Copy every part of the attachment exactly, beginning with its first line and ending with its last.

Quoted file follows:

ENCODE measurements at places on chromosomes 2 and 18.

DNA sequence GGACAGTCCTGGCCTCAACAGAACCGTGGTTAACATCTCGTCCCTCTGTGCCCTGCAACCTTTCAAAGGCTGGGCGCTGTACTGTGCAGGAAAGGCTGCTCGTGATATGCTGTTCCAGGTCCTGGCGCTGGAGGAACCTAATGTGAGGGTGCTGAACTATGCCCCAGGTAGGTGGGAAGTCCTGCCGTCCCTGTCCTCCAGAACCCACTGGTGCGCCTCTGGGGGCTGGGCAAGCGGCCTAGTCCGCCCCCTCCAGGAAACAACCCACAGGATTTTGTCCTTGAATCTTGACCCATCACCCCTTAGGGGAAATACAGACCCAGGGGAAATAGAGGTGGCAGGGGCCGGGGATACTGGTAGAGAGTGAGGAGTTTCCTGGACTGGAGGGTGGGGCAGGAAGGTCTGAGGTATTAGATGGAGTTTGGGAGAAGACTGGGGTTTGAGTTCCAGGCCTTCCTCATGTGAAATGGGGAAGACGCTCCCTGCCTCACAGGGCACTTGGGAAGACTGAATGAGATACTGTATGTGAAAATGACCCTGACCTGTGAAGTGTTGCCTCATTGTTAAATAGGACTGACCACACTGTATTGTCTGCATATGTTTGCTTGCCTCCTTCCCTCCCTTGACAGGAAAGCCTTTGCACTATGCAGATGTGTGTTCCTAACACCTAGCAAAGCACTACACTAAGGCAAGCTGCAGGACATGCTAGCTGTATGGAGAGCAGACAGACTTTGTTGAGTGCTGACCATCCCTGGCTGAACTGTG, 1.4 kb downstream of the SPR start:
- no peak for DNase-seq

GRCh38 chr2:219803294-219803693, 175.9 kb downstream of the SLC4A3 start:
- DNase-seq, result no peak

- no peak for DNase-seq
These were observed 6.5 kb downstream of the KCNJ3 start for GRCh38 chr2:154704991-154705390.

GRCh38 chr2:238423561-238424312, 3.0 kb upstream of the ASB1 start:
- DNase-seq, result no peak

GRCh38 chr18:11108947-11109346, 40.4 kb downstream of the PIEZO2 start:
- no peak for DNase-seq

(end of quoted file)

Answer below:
ENCODE measurements at places on chromosomes 2 and 18.

DNA sequence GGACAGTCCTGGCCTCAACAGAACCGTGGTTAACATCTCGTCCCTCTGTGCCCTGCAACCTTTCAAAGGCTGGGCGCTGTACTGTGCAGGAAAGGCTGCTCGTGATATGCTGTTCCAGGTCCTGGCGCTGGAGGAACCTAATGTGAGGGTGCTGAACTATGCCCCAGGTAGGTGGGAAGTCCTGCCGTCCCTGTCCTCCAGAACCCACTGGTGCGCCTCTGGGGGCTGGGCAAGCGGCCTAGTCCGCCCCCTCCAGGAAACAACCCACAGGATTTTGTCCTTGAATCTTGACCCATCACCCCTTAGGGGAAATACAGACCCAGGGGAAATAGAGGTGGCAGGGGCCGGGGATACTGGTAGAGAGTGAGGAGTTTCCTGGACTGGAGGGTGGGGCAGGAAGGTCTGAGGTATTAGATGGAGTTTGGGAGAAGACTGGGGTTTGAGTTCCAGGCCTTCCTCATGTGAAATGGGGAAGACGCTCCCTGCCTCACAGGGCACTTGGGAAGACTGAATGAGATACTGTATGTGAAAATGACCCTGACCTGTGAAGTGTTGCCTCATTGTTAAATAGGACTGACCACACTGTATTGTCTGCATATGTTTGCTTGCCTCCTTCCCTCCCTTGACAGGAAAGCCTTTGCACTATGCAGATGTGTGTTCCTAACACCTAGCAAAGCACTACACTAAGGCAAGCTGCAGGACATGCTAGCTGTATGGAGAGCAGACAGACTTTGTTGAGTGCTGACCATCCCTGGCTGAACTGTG, 1.4 kb downstream of the SPR start:
- no peak for DNase-seq

GRCh38 chr2:219803294-219803693, 175.9 kb downstream of the SLC4A3 start:
- DNase-seq, result no peak

- no peak for DNase-seq
These were observed 6.5 kb downstream of the KCNJ3 start for GRCh38 chr2:154704991-154705390.

GRCh38 chr2:238423561-238424312, 3.0 kb upstream of the ASB1 start:
- DNase-seq, result no peak

GRCh38 chr18:11108947-11109346, 40.4 kb downstream of the PIEZO2 start:
- no peak for DNase-seq